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Green Bay outranks Minneapolis on U.S. News & Report's "Best Places to Live" list

WCCO digital update: Morning of May 21, 2024
WCCO digital update: Morning of May 21, 2024 02:31

MINNEAPOLIS — U.S. News & World Report has released its latest list of the top 150 best places to live in the country, with its top 15 featuring a pair of Upper Midwestern cities.

But Minnesotans may be surprised that their only city to make the list was in the bottom third.

The media company polled thousands of Americans using this rubric: the city "had to have good value, be a desirable place to live, have a strong job market and a high quality of life."

Green Bay, Wisconsin, was ranked at no. 12, with an overall score of 6.7/10. The study cites its low cost of living and housing costs for its high ranking, as well as its possession of "one of the most storied football franchises in the NFL," its "revitalized downtown," the Fox River and its "proximity to weekend getaway destination Door County." 

Minneapolis was ranked at no. 94, with an overall score of 6.1/10. The report cites its inclusion based on its "big-city amenities," "approachable Midwestern feel," its lakes, "changing seasons," and "wealth of cultural, culinary and recreational opportunities." Not surprisingly, the city's "harsh winters" were also prominently acknowledged.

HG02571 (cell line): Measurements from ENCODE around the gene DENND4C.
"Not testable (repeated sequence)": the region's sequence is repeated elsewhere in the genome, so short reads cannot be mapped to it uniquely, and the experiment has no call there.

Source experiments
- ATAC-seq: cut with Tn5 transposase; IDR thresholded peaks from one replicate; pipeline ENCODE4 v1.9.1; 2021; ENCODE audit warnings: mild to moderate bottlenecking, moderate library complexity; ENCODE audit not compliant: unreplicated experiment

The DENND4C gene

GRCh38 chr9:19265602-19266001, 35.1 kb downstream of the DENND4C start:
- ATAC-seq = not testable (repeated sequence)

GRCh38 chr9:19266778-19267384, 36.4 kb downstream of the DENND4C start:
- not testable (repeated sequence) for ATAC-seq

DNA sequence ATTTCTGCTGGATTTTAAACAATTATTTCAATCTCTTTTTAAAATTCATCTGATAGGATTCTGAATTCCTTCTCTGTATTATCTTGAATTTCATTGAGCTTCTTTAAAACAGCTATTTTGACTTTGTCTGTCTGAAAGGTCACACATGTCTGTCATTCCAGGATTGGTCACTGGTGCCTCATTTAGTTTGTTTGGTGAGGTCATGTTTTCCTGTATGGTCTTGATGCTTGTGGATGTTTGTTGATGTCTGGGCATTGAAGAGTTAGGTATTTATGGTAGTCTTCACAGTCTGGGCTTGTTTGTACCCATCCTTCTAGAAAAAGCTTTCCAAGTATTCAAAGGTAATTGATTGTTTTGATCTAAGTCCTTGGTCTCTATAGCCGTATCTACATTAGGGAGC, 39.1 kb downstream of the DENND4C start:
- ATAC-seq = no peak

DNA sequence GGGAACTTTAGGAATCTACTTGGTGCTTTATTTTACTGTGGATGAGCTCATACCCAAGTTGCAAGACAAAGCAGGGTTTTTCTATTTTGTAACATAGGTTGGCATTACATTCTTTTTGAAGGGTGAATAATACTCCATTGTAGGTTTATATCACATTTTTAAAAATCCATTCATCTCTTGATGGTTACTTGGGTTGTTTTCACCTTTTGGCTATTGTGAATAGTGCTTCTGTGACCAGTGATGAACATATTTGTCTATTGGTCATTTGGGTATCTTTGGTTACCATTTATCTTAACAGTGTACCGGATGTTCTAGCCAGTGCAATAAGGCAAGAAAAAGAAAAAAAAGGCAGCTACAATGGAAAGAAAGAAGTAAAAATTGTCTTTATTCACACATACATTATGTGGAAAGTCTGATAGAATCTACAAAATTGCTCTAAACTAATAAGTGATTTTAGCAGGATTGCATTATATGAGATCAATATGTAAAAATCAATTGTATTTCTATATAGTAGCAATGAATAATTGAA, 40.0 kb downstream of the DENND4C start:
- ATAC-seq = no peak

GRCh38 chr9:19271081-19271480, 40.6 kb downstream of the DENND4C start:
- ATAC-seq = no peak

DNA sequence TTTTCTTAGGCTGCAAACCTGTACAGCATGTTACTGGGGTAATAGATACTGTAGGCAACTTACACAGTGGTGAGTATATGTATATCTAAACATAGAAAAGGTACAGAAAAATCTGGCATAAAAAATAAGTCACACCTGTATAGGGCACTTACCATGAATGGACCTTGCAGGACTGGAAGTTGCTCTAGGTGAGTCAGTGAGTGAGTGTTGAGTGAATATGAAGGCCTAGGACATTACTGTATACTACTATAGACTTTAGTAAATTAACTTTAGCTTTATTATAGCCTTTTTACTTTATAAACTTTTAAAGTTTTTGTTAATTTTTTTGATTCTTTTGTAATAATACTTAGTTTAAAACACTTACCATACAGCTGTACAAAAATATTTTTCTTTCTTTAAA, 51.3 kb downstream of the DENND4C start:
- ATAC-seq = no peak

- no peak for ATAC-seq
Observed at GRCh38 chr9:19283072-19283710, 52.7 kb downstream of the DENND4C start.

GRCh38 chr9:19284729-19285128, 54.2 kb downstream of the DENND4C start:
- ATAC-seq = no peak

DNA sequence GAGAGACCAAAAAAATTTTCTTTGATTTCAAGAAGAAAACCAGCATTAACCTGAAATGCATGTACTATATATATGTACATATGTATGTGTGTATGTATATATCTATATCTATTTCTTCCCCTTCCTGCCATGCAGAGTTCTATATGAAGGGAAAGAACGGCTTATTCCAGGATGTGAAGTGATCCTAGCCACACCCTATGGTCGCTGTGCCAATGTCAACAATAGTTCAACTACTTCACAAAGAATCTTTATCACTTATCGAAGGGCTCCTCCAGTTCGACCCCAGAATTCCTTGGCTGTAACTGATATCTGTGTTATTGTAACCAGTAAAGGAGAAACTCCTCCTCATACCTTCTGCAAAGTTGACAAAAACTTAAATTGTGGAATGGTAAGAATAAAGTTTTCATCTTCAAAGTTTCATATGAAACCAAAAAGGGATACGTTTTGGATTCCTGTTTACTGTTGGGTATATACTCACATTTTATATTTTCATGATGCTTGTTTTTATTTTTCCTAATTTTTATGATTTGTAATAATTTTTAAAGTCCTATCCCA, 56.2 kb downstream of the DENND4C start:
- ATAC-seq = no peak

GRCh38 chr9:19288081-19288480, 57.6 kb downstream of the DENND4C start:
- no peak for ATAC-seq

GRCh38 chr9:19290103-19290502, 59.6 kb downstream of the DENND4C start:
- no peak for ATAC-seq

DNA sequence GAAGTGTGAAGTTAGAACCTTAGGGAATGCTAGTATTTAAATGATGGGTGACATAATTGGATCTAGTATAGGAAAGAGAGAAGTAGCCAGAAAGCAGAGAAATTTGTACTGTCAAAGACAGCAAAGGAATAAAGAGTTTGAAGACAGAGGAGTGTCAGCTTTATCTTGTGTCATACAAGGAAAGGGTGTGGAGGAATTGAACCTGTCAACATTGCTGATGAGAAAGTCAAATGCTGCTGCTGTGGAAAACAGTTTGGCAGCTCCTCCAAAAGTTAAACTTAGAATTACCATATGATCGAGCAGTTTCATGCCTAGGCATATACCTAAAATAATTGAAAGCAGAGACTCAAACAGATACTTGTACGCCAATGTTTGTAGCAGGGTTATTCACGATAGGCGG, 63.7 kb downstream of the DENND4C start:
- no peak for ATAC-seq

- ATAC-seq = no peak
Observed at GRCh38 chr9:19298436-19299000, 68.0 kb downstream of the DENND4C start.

Green Bay and Minneapolis Getty Images/WCCO

Two other Wisconsin cities made this year's list: Madison (no. 13) and Milwaukee (no. 112).

Several other Upper Midwestern cities also made the list, including Omaha and Lincoln in Nebraska (no. 18 and 24); Davenport and Des Moines in Iowa (no. 43 and 55); and Detroit, Flint and Grand Rapids in Michigan (no. 140, 146 and 45).

The top five:

   1. Naples, Florida
   2. Boise, Idaho
   3. Colorado Springs, Colorado
   4. Greenville, South Carolina
   5. Charlotte, North Carolina

The bottom five:

   146: Flint, Michigan
   147: New Haven, Connecticut
   148: Hartford, Connecticut
   149: Detroit, Michigan
   150: San Juan, Puerto Rico

The country's three largest cities — New York City, Los Angeles and Chicago — were all in the bottom 31, largely due to their high costs of living.

Erika Giovanetti, the media company's loans expert, told CBS News the top five cities all "had a good balance of everything and were especially strong in terms of value, housing affordability and job market."

"We are really looking for cities that shine in those categories," Giovanetti said.

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